Testifying before the US Senate Foreign Relations Committee in July 2003 about the rebuilding of Iraq, Deputy Defense Secretary Paul Wolfowitz told the story of Jumana Michael Hanna, an Iraqi woman who had recently come to the Coalition Provisional Authority in Baghdad with a tale of her horrific torture at the hands of Saddam Hussein's regime.
Hanna's tale -- more than two years of imprisonment that included being subjected to electric shocks, repeatedly raped and sexually assaulted -- was unusual in that she was willing to name the Iraqi police officials who participated in her torture, "information that is helping us to root out Baathist policemen who routinely tortured and killed prisoners," Wolfowitz said.
But Hanna's story, which 10 days before Wolfowitz's testimony had been the subject of a front-page article in the Washington Post, appears to have unraveled. Esquire magazine, in this month's issue, published a lengthy article, by a writer who was hired to help Hanna produce a memoir, saying that her account had all but fallen apart.
And on Thursday, the Post itself published a follow-up article saying that Hanna, who was granted refugee status by US officials on the basis of her claims of imprisonment, torture and sexual abuse, "appears to have made false claims about her past, according to a fresh examination of her statements."
The articles in Esquire and the Post concluded that none of Hanna's allegations about torture could be verified. Sara Solovitch, the author of the Esquire article, wrote that the law under which Hanna was supposedly imprisoned in Iraq never existed.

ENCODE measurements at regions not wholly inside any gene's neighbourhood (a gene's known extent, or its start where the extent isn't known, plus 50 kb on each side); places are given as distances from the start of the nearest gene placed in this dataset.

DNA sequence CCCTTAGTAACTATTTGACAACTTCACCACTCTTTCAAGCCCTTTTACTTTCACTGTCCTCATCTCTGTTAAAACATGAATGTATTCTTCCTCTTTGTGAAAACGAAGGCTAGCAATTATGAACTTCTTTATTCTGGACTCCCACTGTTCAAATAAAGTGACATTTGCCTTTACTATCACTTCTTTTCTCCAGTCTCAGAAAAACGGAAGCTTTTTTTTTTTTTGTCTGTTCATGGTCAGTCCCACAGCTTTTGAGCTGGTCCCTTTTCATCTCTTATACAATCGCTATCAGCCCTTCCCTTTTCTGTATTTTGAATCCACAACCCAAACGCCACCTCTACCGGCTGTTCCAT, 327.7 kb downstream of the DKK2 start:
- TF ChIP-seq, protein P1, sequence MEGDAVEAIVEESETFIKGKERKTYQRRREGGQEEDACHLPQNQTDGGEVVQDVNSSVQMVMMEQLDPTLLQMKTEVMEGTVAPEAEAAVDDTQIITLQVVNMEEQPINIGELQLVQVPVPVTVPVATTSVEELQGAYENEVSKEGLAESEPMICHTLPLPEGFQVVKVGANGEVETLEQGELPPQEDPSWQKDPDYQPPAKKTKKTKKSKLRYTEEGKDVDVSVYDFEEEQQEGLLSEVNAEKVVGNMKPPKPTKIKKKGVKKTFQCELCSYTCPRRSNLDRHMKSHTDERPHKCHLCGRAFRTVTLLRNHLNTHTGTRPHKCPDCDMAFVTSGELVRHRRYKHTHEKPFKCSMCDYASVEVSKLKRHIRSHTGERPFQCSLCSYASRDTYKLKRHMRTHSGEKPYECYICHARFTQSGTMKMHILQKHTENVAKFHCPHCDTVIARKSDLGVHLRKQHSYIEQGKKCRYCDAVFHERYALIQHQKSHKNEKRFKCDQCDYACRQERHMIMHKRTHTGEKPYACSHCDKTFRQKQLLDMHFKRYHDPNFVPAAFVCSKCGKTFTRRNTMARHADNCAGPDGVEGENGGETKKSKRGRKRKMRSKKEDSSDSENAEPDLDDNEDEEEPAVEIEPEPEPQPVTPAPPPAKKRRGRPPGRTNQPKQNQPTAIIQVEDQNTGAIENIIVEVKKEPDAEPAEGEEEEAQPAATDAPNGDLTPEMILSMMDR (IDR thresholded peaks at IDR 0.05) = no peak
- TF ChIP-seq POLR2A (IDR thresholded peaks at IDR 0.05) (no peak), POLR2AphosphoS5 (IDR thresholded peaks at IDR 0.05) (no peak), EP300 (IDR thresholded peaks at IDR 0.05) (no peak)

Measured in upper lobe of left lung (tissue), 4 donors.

And the Post article, by Peter Finn, the correspondent who wrote the original article in 2003, quoted several of Hanna's in-laws as saying that Hanna's husband, who she previously said had been executed in the same prison where she was tortured, was still alive.
David Hoffman, the foreign editor of the Post, said in an interview on Thursday that the newspaper would likely continue its reporting on the story, including trying to determine how Hanna got refugee status and gained entry into the US.
"Clearly this is not the bottom of it," Hoffman said. "We did feel that it was time to publish what we found."
The apparent debunking of Hanna's story raises questions about her embrace by officials from the Coalition Provisional Authority, who in the summer of 2003 were eager to find Iraqis who would testify to some of the atrocities that the US had used as a reason to attack Iraq. People involved in the investigation of her story for the authority told Solovitch that the case was given high priority by top US officials.
Calls to Hanna on Thursday were not returned. She is currently living in Chicago, where she moved this month from Northern California. It was there that she spent several weeks talking to Solovitch, who had been recruited by a literary agent to help Hanna put together a book proposal about her life.
Beginning in August of last year, as Solovitch began to try to verify details about Hanna's experiences, inconsistencies began to appear. An Iraqi doctor who examined her at the request of US authorities discounted her story of rape and abuse, Solovitch reported. A National Guardsman who was assigned to investigate Hanna's claims of a mass grave in the yard of the police academy in Baghdad turned up some cow bones but nothing else. All nine of the men who had been arrested on Hanna's word had been released for lack of evidence, the Esquire article reported, with some of them being compensated for wrongful imprisonment.